Equitable transport policy

In evaluations transport policies are assessed on its effectiveness and efficiency. The equitableness of policies is usually not considered. At the same time, we observe an increasing interest in how the effects of transport policies are distributed across society. As a result, there is a need for knowledge about how equity can be given a central place in transport policies, in addition to effectiveness and efficiency. This research note shows which equity notions can be used to assess the equitableness of intended and unintended effects of transport policies. 

Other sectors

Healthcare and education are very important for a person's well-being. In healthcare and education, equity has therefore played a central role in policy for a longer period of time. Everyone should have access to a certain minimum level of education and healthcare. Some argue that this also applies to transport, for example because (physical) access to healthcare and education depends on the availability of adequate transport facilities. And also the accessibility of other essential destinations such as work or shopping centers lends itself for an equitable distribution. But what is equitable?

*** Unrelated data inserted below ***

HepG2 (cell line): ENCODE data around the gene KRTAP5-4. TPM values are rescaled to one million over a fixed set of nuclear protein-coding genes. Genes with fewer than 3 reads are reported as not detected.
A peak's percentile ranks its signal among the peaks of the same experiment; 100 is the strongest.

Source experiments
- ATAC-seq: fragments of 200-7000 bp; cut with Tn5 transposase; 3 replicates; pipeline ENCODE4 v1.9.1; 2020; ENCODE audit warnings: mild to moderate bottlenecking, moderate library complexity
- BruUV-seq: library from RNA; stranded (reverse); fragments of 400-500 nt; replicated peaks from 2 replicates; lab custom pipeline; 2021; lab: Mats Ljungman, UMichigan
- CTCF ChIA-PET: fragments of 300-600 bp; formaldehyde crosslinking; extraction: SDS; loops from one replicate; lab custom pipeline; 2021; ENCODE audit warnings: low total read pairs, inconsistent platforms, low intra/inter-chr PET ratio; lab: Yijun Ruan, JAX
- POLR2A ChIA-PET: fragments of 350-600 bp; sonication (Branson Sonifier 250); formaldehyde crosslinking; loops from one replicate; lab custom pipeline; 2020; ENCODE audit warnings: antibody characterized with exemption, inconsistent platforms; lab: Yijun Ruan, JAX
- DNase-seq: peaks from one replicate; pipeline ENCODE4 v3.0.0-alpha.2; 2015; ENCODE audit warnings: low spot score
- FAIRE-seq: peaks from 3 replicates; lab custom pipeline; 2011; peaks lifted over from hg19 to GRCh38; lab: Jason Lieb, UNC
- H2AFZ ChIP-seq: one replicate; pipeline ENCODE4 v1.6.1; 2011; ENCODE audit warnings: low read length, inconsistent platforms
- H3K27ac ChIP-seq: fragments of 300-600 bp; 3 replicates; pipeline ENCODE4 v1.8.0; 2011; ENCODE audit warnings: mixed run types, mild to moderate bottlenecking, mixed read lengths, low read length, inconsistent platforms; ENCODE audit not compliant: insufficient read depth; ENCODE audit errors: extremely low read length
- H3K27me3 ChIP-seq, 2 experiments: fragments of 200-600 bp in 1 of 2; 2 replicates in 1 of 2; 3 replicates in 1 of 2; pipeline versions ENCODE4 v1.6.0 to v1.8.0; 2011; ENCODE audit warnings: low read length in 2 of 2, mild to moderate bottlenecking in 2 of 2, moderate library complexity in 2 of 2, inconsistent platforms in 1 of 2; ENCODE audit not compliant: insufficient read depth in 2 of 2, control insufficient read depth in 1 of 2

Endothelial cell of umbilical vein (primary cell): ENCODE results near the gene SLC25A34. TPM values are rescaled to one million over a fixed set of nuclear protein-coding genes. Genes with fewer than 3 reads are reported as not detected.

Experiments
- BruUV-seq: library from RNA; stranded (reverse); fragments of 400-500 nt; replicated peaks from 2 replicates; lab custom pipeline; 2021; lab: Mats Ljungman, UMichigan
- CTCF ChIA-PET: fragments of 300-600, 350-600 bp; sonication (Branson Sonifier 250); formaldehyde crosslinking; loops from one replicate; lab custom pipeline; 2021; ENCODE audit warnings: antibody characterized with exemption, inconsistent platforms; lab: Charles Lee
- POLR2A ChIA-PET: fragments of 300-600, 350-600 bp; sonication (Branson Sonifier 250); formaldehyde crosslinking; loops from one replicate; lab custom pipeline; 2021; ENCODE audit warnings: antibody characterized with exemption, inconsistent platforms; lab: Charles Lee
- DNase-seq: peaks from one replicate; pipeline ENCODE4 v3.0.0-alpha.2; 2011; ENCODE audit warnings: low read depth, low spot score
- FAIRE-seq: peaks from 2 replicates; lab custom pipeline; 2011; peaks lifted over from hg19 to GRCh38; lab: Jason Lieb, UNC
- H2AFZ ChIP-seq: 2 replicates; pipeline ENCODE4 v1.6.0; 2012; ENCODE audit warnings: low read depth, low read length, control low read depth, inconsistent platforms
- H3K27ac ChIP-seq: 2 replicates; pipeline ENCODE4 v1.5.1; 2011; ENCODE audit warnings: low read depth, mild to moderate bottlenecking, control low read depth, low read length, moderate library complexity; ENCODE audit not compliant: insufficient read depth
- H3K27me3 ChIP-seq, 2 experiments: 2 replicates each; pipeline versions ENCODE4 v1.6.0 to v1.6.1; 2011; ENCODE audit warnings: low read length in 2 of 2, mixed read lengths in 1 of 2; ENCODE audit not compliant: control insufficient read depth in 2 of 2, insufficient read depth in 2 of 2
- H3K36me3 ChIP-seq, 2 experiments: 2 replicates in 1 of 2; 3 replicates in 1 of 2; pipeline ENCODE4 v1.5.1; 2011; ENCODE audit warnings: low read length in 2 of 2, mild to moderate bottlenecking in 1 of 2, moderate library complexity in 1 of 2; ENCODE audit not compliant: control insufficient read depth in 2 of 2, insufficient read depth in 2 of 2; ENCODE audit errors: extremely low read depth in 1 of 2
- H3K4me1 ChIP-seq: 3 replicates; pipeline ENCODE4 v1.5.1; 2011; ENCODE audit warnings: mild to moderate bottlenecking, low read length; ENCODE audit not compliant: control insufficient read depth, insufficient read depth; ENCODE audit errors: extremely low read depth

Main equity notions

We examined three main equity notions: utilitarianism, egalitarianism, and sufficientrianism. Utilitarianism aims to provide the greatest good for the greatest number of people. An equitable distribution of policy effects is that which maximizes aggregated welfare. Egalitarianism strives to reduce inequalities of opportunities. According to egalitarianism, a transport policy is fair if it distributes positive and negative effects in a manner that reduces differences (in accessibility, exposure to emissions, etc.) between groups. Sufficentarianism strives for a basic standard for everyone. For example, everyone has a certain maximum travel time to the nearest hospital. How the equitableness of the effects of mobility policy is assessed is therefore a choice, and depends on the equity notion you want to apply.


In order to know whether equity goals in the field of transport are being achieved, it is necessary to measure the effect of a policy measure on equity. For this reason we provide examples of indicators that match with the different equity notions. An example of an indicator for accessibility in case of egalitarianism is the variance of the number of activities (work, hospitals, shops, etc.) that can be accessed within an acceptable travel time of groups of people or spatial units.